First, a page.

If welfare reform is ultimately to be considered a success, the new system should do a better job than the old one at enabling low-income children to grow up to become healthy, productive adults. Protecting children from destitution was, after all, the original mission of the welfare system when it was included in the Social Security Act in 1935. But during the 1996 debate on welfare reform, poverty reduction was pushed to the margins by calls for reducing welfare dependency.
As Temporary Assistance for Needy Families (TANF) comes up for reauthorization this year, however, we have the opportunity to reconcile the conflicting goals of the welfare system: Evidence from rigorous new research shows that we can reduce poverty and promote work -- and improve outcomes for children, especially their school performance -- all at the same time. In particular, recent studies of three programs -- the New Hope Project in Milwaukee, Wisconsin; the Canadian Self-Sufficiency Project; and the Minnesota Family Investment Program -- whose results have been published over the last two years show that children's outcomes improve when policies increase parents' employment and their income.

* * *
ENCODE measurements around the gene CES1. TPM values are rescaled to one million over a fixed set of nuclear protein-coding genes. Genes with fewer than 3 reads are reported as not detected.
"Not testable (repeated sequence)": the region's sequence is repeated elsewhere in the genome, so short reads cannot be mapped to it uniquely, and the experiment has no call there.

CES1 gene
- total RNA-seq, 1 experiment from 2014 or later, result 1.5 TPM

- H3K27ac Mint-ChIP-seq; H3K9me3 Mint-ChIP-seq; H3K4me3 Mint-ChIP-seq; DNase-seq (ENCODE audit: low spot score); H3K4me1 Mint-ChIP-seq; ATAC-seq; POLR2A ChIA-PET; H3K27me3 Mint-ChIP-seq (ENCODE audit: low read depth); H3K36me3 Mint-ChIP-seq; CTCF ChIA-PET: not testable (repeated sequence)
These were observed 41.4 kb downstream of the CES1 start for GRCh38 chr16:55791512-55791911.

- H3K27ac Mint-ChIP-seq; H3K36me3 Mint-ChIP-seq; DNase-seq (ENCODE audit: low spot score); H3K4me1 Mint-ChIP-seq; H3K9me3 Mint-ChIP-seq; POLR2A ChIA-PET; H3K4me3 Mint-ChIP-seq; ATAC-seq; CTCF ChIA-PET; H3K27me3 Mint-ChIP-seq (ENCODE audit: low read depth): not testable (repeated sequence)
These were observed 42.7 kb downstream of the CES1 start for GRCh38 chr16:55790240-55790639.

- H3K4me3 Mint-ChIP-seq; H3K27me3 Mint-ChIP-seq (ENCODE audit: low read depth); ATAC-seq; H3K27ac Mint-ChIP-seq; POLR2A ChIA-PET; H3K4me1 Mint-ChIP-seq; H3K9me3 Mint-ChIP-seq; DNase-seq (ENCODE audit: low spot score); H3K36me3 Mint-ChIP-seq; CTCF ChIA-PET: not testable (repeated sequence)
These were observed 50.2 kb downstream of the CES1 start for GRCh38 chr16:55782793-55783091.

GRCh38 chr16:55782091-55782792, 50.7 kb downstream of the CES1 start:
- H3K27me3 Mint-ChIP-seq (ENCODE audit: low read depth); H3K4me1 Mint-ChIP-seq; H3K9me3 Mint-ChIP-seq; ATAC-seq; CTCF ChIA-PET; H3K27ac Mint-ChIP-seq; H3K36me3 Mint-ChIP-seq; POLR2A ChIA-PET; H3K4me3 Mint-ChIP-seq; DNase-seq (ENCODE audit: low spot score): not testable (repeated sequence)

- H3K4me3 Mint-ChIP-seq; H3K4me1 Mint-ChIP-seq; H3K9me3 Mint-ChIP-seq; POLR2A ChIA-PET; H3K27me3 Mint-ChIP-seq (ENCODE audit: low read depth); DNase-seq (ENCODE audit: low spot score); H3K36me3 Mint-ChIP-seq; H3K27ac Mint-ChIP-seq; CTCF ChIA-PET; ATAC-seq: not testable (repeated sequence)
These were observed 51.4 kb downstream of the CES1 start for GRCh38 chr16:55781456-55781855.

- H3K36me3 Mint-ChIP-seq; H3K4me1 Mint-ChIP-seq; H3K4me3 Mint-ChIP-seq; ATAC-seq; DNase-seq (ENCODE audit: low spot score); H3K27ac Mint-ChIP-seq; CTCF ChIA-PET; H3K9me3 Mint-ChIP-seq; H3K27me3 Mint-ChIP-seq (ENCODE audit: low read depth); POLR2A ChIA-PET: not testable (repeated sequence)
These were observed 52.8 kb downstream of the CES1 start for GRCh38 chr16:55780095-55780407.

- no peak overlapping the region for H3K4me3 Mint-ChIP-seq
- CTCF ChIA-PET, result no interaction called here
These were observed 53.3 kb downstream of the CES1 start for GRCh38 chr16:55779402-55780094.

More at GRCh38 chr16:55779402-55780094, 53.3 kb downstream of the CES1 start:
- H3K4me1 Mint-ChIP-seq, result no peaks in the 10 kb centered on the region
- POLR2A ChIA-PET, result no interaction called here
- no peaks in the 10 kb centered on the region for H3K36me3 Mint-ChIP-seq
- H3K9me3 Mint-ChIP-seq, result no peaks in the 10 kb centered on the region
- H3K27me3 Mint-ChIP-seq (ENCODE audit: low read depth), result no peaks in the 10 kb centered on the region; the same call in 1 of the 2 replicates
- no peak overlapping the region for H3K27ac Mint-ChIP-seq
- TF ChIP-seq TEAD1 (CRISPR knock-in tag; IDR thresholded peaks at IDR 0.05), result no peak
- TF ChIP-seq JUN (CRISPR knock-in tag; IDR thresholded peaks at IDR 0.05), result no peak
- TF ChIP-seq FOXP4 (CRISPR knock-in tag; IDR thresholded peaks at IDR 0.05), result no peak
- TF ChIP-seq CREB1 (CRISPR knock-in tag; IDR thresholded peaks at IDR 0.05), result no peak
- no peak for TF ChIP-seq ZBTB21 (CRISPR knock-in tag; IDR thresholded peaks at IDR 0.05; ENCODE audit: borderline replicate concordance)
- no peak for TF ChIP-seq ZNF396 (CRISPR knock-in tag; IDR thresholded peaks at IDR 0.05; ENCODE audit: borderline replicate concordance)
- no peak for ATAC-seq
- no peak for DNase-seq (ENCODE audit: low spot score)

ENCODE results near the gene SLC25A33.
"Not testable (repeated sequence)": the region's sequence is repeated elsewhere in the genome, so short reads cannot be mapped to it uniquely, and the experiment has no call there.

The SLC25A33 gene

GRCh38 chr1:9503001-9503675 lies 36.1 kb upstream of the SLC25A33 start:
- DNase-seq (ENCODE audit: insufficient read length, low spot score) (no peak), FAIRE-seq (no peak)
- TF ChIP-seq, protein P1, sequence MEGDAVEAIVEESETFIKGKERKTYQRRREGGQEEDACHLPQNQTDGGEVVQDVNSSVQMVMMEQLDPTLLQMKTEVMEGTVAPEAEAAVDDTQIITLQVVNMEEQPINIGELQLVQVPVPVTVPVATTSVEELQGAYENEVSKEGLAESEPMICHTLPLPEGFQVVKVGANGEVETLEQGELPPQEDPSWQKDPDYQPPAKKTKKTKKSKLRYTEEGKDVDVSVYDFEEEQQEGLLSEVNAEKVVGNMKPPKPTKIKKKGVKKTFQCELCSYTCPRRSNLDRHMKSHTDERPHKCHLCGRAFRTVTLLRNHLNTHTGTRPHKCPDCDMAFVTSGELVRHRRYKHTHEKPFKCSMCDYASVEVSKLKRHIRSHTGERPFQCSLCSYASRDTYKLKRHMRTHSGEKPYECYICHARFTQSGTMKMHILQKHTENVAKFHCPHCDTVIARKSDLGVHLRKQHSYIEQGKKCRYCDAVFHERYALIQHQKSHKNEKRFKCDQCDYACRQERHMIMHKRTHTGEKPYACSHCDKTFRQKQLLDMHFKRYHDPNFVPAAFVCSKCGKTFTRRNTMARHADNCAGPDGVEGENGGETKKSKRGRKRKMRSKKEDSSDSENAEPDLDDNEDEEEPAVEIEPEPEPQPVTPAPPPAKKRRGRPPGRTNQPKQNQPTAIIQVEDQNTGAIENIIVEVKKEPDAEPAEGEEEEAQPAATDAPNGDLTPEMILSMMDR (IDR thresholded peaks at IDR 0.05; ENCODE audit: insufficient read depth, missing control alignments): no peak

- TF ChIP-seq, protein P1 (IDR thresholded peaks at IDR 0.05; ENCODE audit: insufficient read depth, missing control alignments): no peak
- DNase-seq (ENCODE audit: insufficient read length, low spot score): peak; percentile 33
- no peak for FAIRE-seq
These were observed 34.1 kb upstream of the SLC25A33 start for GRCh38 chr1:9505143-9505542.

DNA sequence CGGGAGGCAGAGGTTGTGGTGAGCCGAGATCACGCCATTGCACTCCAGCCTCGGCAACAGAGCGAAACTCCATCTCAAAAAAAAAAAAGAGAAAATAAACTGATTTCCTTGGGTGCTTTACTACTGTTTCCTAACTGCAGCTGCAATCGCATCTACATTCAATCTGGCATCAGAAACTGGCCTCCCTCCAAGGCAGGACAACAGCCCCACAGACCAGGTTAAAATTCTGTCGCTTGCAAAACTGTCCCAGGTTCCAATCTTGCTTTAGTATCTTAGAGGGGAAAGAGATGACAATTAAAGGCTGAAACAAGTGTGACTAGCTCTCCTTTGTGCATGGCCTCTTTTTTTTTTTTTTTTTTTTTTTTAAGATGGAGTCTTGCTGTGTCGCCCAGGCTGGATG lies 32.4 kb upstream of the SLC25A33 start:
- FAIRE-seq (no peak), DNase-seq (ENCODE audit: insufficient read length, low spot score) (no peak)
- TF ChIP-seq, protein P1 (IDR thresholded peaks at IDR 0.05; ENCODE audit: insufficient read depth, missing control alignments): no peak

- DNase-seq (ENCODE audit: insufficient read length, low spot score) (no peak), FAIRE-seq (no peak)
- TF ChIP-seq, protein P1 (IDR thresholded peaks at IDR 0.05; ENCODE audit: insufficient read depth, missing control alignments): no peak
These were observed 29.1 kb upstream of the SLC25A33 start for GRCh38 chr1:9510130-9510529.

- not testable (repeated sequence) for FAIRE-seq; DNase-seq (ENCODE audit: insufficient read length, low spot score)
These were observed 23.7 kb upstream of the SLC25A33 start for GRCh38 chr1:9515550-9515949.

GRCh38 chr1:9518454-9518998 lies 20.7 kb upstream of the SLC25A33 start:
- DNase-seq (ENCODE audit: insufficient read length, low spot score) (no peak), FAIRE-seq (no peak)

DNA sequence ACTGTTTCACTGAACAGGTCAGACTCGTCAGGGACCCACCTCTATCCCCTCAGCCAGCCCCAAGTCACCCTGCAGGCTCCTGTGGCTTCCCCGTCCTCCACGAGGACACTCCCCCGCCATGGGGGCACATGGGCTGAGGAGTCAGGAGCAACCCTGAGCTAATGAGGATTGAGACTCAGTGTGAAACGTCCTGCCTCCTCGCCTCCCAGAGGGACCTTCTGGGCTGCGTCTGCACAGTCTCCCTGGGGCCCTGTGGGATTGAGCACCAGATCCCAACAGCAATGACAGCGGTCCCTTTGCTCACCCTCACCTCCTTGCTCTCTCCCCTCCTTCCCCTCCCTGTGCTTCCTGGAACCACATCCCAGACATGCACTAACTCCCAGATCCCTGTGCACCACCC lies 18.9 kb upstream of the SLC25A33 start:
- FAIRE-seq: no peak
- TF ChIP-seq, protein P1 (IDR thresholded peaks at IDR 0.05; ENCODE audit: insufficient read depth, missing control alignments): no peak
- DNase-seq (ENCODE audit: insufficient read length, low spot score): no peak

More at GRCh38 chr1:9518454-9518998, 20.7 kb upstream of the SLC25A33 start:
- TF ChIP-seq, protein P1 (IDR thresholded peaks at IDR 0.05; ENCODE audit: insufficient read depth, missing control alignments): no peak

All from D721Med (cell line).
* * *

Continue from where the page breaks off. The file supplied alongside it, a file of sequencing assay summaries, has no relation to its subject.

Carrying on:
Each of the three programs used a different method to get more money to low-income working parents each month. (All of them drew some public subsidy.) New Hope operated outside the welfare system, offering low-income parents who worked full time a cash supplement, child care, and health benefits, with a guaranteed job for those who couldn't find private employment. The Canadian program provided a generous cash supplement to welfare recipients who left the welfare system to work full time after receiving assistance for at least a year. The Minnesota program supplemented welfare recipients' earnings by allowing them to keep part of their welfare checks when they worked.
All three succeeded in increasing employment and income for single-parent families, and all three produced concrete, if modest, improvements in child development (roughly corresponding to an increase on a standardized test from about the 25th percentile to the 30th percentile). Two of the three studies also showed evidence of improvements in children's behavior. Interestingly, the improvements were greatest for children of long-term welfare recipients, a group whose capacity to sustain employment is of particular concern to policy makers.